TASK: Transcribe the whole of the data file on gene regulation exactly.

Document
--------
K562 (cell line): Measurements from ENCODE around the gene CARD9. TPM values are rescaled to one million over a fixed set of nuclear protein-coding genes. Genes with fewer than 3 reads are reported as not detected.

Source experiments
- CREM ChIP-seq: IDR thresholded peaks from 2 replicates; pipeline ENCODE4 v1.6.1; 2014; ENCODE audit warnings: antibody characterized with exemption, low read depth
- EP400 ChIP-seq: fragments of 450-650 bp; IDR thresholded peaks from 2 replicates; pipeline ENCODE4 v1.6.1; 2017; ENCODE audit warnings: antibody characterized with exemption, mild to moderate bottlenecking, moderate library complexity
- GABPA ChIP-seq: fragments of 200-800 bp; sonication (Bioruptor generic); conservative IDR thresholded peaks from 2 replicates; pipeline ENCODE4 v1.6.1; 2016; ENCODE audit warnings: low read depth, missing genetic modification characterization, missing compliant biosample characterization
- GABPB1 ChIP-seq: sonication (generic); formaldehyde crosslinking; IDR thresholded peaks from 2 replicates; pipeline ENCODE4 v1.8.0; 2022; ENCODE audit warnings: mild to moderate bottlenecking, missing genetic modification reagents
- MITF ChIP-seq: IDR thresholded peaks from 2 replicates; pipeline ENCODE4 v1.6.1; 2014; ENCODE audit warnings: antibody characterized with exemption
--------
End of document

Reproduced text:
K562 (cell line): Measurements from ENCODE around the gene CARD9. TPM values are rescaled to one million over a fixed set of nuclear protein-coding genes. Genes with fewer than 3 reads are reported as not detected.

Source experiments
- CREM ChIP-seq: IDR thresholded peaks from 2 replicates; pipeline ENCODE4 v1.6.1; 2014; ENCODE audit warnings: antibody characterized with exemption, low read depth
- EP400 ChIP-seq: fragments of 450-650 bp; IDR thresholded peaks from 2 replicates; pipeline ENCODE4 v1.6.1; 2017; ENCODE audit warnings: antibody characterized with exemption, mild to moderate bottlenecking, moderate library complexity
- GABPA ChIP-seq: fragments of 200-800 bp; sonication (Bioruptor generic); conservative IDR thresholded peaks from 2 replicates; pipeline ENCODE4 v1.6.1; 2016; ENCODE audit warnings: low read depth, missing genetic modification characterization, missing compliant biosample characterization
- GABPB1 ChIP-seq: sonication (generic); formaldehyde crosslinking; IDR thresholded peaks from 2 replicates; pipeline ENCODE4 v1.8.0; 2022; ENCODE audit warnings: mild to moderate bottlenecking, missing genetic modification reagents
- MITF ChIP-seq: IDR thresholded peaks from 2 replicates; pipeline ENCODE4 v1.6.1; 2014; ENCODE audit warnings: antibody characterized with exemption